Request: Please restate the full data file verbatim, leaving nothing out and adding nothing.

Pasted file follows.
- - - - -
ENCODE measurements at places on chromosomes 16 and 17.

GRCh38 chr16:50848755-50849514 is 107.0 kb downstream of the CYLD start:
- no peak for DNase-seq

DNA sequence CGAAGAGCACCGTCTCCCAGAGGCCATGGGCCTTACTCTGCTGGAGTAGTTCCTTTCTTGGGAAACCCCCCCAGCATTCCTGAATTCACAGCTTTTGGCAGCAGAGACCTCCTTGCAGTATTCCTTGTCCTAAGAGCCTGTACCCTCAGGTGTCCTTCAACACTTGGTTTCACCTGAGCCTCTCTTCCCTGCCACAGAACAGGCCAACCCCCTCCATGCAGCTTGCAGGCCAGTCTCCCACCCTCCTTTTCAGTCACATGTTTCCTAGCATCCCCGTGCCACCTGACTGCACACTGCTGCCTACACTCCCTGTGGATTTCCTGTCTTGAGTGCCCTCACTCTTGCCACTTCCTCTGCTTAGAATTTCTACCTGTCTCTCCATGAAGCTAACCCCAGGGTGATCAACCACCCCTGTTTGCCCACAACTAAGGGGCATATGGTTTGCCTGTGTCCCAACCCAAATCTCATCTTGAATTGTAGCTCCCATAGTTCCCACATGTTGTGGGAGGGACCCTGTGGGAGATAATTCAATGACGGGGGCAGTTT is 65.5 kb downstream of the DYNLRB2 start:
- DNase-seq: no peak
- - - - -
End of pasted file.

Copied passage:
ENCODE measurements at places on chromosomes 16 and 17.

GRCh38 chr16:50848755-50849514 is 107.0 kb downstream of the CYLD start:
- no peak for DNase-seq

DNA sequence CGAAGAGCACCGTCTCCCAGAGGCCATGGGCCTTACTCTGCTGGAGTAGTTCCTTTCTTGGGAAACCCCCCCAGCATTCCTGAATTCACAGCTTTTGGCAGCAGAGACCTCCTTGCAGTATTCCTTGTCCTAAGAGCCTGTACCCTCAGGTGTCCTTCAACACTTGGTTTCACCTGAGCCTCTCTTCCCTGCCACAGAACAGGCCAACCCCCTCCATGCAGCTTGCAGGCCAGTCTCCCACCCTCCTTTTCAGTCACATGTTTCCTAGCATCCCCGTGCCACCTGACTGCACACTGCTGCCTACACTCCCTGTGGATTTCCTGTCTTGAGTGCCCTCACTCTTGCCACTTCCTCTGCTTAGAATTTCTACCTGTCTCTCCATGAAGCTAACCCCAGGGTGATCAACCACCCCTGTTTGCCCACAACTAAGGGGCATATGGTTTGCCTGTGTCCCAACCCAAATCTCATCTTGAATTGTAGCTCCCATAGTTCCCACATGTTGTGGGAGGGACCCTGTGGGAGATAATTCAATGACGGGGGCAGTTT is 65.5 kb downstream of the DYNLRB2 start:
- DNase-seq: no peak